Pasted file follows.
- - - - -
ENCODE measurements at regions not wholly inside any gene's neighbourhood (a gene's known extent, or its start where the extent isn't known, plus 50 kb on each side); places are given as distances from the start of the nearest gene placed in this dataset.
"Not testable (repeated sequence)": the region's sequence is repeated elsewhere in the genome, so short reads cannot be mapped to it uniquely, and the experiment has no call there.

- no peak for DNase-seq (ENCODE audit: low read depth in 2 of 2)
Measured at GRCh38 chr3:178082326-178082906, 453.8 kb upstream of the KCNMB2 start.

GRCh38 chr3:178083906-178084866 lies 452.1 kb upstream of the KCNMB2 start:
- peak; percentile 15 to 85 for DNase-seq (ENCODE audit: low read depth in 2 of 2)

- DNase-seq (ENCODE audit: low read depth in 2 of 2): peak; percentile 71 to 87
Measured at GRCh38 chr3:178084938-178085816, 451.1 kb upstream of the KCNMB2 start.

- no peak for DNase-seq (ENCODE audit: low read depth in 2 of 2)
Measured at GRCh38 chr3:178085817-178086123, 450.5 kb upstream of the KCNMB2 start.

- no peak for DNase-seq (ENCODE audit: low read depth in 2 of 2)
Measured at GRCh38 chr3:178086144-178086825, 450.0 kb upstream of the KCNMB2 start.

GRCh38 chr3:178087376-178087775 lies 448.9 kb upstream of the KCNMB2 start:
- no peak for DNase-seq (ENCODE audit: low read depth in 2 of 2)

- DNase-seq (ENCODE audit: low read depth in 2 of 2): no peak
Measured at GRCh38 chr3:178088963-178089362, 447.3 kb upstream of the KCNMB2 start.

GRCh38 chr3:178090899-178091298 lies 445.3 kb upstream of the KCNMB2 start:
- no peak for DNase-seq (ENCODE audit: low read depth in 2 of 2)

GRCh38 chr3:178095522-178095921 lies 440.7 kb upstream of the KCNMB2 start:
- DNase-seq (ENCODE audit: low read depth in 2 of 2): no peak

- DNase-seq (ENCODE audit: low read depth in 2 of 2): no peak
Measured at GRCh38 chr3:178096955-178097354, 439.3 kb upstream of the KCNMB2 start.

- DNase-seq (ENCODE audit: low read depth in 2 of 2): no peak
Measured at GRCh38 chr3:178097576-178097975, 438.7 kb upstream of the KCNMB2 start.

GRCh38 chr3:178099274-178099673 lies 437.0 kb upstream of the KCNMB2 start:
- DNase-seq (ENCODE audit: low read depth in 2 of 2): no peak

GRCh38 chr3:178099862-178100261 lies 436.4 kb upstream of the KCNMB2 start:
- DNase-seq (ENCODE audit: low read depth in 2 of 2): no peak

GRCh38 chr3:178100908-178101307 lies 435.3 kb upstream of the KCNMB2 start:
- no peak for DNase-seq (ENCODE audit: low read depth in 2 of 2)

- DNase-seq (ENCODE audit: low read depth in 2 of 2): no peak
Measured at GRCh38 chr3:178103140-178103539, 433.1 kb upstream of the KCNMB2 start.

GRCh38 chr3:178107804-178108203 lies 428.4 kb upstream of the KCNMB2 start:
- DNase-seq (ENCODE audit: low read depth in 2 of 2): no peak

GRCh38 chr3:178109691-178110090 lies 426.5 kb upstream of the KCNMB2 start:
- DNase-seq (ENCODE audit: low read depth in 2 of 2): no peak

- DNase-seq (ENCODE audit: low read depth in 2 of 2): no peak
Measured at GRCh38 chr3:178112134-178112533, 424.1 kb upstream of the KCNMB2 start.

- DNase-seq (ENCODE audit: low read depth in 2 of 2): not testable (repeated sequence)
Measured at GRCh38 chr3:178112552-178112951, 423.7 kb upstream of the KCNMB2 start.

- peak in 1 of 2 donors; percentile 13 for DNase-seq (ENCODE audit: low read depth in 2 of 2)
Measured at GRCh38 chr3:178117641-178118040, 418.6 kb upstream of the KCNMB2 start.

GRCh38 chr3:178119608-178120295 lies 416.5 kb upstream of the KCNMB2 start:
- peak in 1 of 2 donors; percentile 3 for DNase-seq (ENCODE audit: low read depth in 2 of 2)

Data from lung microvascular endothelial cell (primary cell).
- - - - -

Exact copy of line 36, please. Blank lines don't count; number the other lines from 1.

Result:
- DNase-seq (ENCODE audit: low read depth in 2 of 2): no peak